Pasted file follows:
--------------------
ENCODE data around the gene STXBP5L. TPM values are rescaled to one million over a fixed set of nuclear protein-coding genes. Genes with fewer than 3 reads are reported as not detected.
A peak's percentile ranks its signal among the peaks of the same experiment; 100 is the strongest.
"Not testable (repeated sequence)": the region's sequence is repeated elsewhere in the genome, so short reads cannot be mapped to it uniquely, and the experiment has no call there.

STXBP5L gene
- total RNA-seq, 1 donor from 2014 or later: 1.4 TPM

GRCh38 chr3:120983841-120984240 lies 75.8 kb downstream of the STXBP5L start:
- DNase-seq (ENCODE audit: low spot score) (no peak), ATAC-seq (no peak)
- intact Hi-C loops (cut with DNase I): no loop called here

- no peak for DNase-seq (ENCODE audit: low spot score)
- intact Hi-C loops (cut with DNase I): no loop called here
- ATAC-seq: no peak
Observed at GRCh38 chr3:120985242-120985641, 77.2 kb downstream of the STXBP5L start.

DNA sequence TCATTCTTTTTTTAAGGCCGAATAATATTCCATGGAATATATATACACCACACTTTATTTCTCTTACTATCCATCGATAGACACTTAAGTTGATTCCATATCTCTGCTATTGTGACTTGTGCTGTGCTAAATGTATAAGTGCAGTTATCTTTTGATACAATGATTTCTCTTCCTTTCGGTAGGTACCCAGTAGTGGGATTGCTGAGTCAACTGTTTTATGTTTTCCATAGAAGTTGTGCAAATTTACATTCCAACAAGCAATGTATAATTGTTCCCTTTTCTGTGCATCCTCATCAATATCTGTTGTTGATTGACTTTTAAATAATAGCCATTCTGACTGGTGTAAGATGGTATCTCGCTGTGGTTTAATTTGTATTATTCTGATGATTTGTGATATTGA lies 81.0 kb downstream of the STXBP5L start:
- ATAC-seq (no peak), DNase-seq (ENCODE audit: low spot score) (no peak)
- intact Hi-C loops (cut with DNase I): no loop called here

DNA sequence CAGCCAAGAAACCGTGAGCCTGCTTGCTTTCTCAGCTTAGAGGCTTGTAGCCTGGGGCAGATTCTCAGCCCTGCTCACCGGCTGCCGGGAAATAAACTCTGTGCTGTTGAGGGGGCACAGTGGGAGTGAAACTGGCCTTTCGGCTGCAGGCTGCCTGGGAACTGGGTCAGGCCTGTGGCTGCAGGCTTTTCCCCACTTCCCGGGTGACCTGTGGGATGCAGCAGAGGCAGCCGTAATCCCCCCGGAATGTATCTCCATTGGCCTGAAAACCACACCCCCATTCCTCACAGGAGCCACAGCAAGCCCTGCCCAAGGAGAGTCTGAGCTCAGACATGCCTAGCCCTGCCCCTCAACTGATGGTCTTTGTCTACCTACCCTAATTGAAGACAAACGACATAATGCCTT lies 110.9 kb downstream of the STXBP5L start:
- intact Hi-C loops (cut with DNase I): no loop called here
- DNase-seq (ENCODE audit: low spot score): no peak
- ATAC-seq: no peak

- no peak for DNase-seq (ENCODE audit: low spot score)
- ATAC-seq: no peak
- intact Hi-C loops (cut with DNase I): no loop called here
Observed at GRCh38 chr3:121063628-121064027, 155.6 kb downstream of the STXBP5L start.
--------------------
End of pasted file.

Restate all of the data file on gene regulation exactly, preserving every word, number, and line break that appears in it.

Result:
ENCODE data around the gene STXBP5L. TPM values are rescaled to one million over a fixed set of nuclear protein-coding genes. Genes with fewer than 3 reads are reported as not detected.
A peak's percentile ranks its signal among the peaks of the same experiment; 100 is the strongest.
"Not testable (repeated sequence)": the region's sequence is repeated elsewhere in the genome, so short reads cannot be mapped to it uniquely, and the experiment has no call there.

STXBP5L gene
- total RNA-seq, 1 donor from 2014 or later: 1.4 TPM

GRCh38 chr3:120983841-120984240 lies 75.8 kb downstream of the STXBP5L start:
- DNase-seq (ENCODE audit: low spot score) (no peak), ATAC-seq (no peak)
- intact Hi-C loops (cut with DNase I): no loop called here

- no peak for DNase-seq (ENCODE audit: low spot score)
- intact Hi-C loops (cut with DNase I): no loop called here
- ATAC-seq: no peak
Observed at GRCh38 chr3:120985242-120985641, 77.2 kb downstream of the STXBP5L start.

DNA sequence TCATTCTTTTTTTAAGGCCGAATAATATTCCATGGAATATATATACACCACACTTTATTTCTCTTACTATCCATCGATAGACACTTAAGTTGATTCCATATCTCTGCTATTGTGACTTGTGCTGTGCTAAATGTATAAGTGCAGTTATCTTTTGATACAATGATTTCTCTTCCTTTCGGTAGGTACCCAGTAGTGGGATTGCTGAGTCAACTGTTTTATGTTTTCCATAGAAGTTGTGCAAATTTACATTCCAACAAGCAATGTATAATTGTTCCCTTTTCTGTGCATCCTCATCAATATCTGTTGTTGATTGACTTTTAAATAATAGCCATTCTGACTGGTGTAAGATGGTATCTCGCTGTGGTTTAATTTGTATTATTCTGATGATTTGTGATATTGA lies 81.0 kb downstream of the STXBP5L start:
- ATAC-seq (no peak), DNase-seq (ENCODE audit: low spot score) (no peak)
- intact Hi-C loops (cut with DNase I): no loop called here

DNA sequence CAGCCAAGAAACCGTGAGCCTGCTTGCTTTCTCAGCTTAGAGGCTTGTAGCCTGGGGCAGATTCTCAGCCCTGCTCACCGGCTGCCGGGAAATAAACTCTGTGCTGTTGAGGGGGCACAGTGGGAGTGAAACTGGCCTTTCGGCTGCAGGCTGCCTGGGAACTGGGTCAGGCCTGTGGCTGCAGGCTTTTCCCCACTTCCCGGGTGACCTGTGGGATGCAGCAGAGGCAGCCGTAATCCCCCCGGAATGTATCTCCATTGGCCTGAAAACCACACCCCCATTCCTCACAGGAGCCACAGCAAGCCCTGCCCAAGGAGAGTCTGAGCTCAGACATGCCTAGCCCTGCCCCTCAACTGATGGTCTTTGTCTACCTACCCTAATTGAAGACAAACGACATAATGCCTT lies 110.9 kb downstream of the STXBP5L start:
- intact Hi-C loops (cut with DNase I): no loop called here
- DNase-seq (ENCODE audit: low spot score): no peak
- ATAC-seq: no peak

- no peak for DNase-seq (ENCODE audit: low spot score)
- ATAC-seq: no peak
- intact Hi-C loops (cut with DNase I): no loop called here
Observed at GRCh38 chr3:121063628-121064027, 155.6 kb downstream of the STXBP5L start.